‘Little Bosnia’ residents tell their stories in documentary now on Amazon Prime
During the Bosnian War in the 1990s, St. Louis became a place of refuge for many people. St. Louis is now home to nearly 70,000 Bosnians — more than anywhere in the world, apart from Bosnia itself. Joseph Puleo’s documentary “A New Home” tells their stories.
Nejla Mustafic is an American-born Bosnian who is featured in “A New Home.” Her parents took refuge in St. Louis when they were children. Mustafic told St. Louis on the Air that learning about the history of Bosnia and the Bosnian War was a core part of her life growing up.
“My entire childhood was about ‘remember, remember and remember,’” she said.
Puleo noted that most of the documentary’s pre-production time was spent researching the Bosnian War. He had little knowledge of Bosnian history before he made this film, mainly because Bosnian history is rarely taught in schools in the United States.
“You can't make a film on this subject matter if you're not going to dig deeply into what is, for all the people that we interviewed, the worst experience of their life,” Puleo said. “Now we are asking them to relive that on camera. … But as you see in the film, it's so necessary in order to really understand what happened to these people.”
Today, Bosnian history is extensively taught in public schools and Universities around St. Louis because of the influence the Bosnian population has had on the region.
Nedim Ramic, a Bosnian refugee who works as a lawyer in St. Louis, said that at first, people didn’t see the difference between Bosnian refugees and immigrants from other countries when they fled to St. Louis — and that there is an important distinction.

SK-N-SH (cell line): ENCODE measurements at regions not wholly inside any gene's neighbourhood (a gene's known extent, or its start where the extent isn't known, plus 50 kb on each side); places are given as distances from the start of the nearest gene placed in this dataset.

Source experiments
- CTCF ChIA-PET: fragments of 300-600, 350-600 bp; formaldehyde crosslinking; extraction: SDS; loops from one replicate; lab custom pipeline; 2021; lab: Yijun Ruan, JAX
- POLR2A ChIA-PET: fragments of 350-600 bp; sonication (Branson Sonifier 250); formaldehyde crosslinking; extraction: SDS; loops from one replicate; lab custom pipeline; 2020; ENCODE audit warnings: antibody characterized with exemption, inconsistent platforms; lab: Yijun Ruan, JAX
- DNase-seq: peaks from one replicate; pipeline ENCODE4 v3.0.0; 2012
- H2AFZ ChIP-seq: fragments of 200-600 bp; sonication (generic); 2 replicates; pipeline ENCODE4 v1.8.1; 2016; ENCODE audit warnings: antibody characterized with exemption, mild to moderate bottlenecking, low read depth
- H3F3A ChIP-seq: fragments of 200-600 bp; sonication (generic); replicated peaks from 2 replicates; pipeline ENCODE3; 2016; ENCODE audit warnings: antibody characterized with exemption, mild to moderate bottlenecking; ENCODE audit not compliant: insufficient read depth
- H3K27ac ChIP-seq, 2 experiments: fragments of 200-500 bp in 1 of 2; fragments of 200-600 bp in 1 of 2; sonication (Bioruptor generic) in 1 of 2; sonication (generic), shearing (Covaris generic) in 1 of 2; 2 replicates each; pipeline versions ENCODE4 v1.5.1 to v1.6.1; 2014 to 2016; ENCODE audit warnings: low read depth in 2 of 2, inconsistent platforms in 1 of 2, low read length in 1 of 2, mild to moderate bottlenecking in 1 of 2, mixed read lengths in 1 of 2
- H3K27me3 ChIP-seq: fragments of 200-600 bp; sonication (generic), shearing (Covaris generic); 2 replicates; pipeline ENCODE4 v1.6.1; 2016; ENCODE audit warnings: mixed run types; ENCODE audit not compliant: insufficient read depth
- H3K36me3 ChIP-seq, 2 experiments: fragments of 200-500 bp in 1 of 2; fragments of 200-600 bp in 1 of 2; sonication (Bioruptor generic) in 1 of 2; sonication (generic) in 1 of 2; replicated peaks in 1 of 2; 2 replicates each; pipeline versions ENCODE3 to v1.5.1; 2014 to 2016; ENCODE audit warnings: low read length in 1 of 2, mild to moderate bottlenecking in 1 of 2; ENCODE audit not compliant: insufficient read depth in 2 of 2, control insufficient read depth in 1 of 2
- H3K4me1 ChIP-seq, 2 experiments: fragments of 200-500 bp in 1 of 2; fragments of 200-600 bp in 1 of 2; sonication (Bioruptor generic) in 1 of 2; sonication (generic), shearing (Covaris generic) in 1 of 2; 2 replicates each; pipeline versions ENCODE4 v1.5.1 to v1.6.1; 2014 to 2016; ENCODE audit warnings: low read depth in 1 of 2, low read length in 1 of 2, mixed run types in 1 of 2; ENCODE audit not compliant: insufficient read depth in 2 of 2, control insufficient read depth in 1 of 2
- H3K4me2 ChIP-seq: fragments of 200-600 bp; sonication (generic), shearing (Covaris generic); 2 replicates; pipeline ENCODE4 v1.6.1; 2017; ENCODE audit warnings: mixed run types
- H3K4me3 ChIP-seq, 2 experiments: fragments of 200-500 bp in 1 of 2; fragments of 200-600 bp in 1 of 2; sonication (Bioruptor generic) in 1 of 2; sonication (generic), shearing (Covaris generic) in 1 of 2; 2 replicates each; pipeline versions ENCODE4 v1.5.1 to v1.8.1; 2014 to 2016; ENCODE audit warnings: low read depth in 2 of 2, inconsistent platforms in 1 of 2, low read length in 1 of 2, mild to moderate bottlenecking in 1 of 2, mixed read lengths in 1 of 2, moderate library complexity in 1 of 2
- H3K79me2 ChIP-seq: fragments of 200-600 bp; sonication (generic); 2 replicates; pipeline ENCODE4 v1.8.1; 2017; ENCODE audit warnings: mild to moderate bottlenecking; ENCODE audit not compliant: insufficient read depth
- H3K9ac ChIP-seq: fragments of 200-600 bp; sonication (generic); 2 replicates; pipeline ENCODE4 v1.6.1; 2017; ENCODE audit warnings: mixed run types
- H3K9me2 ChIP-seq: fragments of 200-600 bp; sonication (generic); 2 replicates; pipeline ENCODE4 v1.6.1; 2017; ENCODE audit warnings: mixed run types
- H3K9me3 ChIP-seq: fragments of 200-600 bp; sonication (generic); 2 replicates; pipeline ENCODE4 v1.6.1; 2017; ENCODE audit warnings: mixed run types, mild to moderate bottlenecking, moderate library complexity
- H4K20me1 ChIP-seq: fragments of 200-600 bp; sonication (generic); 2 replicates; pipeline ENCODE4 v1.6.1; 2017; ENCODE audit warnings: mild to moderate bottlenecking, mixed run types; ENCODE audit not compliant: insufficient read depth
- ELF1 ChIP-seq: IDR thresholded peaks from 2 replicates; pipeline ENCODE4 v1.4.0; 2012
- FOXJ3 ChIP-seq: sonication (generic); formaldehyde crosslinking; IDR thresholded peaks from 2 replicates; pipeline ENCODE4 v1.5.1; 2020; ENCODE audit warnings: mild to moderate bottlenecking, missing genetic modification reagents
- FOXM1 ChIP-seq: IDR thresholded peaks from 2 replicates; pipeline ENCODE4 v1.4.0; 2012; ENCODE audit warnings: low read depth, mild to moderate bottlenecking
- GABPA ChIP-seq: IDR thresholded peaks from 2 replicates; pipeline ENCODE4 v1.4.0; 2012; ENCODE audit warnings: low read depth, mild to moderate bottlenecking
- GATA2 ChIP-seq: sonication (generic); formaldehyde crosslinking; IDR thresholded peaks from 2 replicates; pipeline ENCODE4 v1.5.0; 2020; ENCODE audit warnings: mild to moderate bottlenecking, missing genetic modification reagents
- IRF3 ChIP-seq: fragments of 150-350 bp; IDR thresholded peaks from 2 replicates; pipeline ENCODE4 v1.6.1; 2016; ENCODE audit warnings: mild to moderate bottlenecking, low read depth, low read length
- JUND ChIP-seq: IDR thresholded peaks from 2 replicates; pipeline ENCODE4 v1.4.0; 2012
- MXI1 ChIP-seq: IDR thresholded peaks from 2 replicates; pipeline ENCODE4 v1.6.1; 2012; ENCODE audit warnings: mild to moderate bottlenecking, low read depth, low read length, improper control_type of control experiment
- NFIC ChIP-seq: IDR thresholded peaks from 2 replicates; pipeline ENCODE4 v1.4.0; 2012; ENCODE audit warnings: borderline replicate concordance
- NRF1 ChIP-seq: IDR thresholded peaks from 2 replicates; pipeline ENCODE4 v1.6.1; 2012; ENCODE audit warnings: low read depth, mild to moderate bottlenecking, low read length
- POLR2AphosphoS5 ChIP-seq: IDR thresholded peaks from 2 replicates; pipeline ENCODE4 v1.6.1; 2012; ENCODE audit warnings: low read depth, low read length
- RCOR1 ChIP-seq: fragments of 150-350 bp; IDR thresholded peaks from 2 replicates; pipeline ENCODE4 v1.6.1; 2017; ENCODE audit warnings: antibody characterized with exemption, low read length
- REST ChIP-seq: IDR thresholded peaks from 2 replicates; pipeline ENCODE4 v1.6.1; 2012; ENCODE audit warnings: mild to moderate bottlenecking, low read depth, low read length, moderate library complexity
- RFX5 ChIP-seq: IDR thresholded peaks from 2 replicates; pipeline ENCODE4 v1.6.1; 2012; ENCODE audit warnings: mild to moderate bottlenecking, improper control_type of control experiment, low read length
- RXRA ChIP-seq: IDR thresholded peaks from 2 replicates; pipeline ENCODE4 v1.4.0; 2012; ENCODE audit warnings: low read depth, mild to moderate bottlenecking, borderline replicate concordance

“Certain immigrant populations come here by choice,” Ramic said, referencing a quote from the film. “Refugees are forcefully displaced from their homes, just barely getting out with their lives.” Ramic said that even still, Bosnian refugees worked hard to rebuild their lives, benefiting the St. Louis region as a result.
Many Bosnians in the documentary note that a large portion of Bosnia’s population is white, and that their race made success in the United States more attainable.
“We definitely thought it was an important part of the story that needed to be included, and probably one that might be overlooked by others,” Puleo said. “I was asking other refugees, ‘Do you think that the fact that you were of white race had anything to do with [the] perception [of Bosnain refugees]?’ It definitely had an impact.”
“Little Bosnia” remains a meaningful place for Bosnians of all generations in St. Louis. “This is the place where everything kind of started,” Mustafic said. “This is where my family and friends first came.”
After winning several awards in film festivals this summer, “A New Home” is available to stream on Prime Video.
“St. Louis on the Air” brings you the stories of St. Louis and the people who live, work and create in our region. The show is produced by Miya Norfleet, Emily Woodbury, Danny Wicentowski, Elaine Cha and Alex Heuer. Avery Rogers is our production assistant. The audio engineer is Aaron Doerr. Send questions and comments about this story to firstname.lastname@example.org.